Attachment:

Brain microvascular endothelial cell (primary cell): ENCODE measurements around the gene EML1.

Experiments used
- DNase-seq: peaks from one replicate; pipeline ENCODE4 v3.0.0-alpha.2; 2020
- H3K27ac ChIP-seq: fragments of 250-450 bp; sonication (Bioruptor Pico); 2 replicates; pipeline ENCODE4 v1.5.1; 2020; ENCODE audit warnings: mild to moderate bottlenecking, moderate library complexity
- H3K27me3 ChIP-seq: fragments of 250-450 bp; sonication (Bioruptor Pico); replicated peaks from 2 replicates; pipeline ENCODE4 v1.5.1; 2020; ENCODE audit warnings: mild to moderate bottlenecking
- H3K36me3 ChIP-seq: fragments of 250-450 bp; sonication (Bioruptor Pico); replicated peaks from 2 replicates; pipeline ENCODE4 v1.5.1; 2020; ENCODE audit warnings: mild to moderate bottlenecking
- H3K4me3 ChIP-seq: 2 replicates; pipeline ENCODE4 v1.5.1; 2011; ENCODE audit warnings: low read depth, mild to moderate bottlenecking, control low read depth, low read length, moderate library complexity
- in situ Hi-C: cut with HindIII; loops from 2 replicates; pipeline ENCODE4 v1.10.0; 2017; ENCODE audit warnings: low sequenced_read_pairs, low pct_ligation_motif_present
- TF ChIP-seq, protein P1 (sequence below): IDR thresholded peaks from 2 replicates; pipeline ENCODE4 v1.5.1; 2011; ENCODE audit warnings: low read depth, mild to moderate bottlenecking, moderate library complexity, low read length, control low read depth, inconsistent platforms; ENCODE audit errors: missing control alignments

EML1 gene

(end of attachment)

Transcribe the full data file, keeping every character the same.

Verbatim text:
Brain microvascular endothelial cell (primary cell): ENCODE measurements around the gene EML1.

Experiments used
- DNase-seq: peaks from one replicate; pipeline ENCODE4 v3.0.0-alpha.2; 2020
- H3K27ac ChIP-seq: fragments of 250-450 bp; sonication (Bioruptor Pico); 2 replicates; pipeline ENCODE4 v1.5.1; 2020; ENCODE audit warnings: mild to moderate bottlenecking, moderate library complexity
- H3K27me3 ChIP-seq: fragments of 250-450 bp; sonication (Bioruptor Pico); replicated peaks from 2 replicates; pipeline ENCODE4 v1.5.1; 2020; ENCODE audit warnings: mild to moderate bottlenecking
- H3K36me3 ChIP-seq: fragments of 250-450 bp; sonication (Bioruptor Pico); replicated peaks from 2 replicates; pipeline ENCODE4 v1.5.1; 2020; ENCODE audit warnings: mild to moderate bottlenecking
- H3K4me3 ChIP-seq: 2 replicates; pipeline ENCODE4 v1.5.1; 2011; ENCODE audit warnings: low read depth, mild to moderate bottlenecking, control low read depth, low read length, moderate library complexity
- in situ Hi-C: cut with HindIII; loops from 2 replicates; pipeline ENCODE4 v1.10.0; 2017; ENCODE audit warnings: low sequenced_read_pairs, low pct_ligation_motif_present
- TF ChIP-seq, protein P1 (sequence below): IDR thresholded peaks from 2 replicates; pipeline ENCODE4 v1.5.1; 2011; ENCODE audit warnings: low read depth, mild to moderate bottlenecking, moderate library complexity, low read length, control low read depth, inconsistent platforms; ENCODE audit errors: missing control alignments

EML1 gene